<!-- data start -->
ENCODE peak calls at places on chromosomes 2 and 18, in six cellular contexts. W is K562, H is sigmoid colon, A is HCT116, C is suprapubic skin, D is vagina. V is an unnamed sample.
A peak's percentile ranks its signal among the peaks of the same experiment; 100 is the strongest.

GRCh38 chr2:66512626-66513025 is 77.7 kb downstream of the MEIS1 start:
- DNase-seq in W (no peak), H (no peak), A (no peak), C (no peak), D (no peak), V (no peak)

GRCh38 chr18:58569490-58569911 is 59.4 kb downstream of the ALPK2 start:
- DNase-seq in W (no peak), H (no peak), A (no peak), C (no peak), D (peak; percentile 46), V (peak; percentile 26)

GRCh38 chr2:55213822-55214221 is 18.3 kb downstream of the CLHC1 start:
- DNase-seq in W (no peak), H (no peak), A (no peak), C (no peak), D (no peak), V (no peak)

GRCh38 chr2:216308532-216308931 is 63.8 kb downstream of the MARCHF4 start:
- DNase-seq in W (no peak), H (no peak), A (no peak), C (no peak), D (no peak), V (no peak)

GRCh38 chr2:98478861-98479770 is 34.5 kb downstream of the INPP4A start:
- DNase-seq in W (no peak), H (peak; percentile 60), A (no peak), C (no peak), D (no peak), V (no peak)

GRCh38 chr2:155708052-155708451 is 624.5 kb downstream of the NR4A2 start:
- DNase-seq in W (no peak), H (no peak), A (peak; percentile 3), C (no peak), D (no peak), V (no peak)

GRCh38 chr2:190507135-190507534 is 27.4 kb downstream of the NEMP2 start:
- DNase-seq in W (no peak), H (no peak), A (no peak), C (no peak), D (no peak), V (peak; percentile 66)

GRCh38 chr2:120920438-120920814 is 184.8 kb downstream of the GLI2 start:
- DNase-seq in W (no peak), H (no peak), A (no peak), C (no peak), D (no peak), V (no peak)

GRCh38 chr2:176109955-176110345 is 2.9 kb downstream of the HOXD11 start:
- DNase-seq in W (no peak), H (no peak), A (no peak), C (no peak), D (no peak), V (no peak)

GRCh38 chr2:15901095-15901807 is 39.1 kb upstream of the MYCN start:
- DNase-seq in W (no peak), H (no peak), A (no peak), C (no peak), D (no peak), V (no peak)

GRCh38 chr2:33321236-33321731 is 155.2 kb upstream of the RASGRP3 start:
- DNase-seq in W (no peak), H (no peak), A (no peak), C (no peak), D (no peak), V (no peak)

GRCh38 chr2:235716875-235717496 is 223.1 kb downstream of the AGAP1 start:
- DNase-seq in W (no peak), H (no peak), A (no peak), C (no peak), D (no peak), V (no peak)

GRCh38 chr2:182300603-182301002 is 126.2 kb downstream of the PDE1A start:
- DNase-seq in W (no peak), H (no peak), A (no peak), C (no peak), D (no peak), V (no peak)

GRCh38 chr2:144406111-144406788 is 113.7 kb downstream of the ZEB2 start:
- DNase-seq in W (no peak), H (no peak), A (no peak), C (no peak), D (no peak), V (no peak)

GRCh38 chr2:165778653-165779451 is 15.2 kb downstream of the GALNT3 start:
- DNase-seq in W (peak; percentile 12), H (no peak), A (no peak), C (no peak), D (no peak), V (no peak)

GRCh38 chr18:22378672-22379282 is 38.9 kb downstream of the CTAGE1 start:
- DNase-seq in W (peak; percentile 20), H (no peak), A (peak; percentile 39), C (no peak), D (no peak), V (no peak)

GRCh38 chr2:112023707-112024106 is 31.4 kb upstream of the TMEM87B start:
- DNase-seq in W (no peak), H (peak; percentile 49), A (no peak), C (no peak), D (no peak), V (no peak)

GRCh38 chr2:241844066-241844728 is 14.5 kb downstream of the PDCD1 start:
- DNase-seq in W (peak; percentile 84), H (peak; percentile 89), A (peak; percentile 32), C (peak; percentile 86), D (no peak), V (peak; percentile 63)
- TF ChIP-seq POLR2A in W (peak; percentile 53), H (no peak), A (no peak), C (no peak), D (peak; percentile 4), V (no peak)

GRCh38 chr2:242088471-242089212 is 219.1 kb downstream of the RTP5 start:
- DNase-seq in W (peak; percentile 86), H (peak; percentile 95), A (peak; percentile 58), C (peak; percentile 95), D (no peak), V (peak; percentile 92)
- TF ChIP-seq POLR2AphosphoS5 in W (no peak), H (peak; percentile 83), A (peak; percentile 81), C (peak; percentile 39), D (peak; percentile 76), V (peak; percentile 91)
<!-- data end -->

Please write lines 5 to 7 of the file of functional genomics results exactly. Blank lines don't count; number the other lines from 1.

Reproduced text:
GRCh38 chr18:58569490-58569911 is 59.4 kb downstream of the ALPK2 start:
- DNase-seq in W (no peak), H (no peak), A (no peak), C (no peak), D (peak; percentile 46), V (peak; percentile 26)

GRCh38 chr2:55213822-55214221 is 18.3 kb downstream of the CLHC1 start: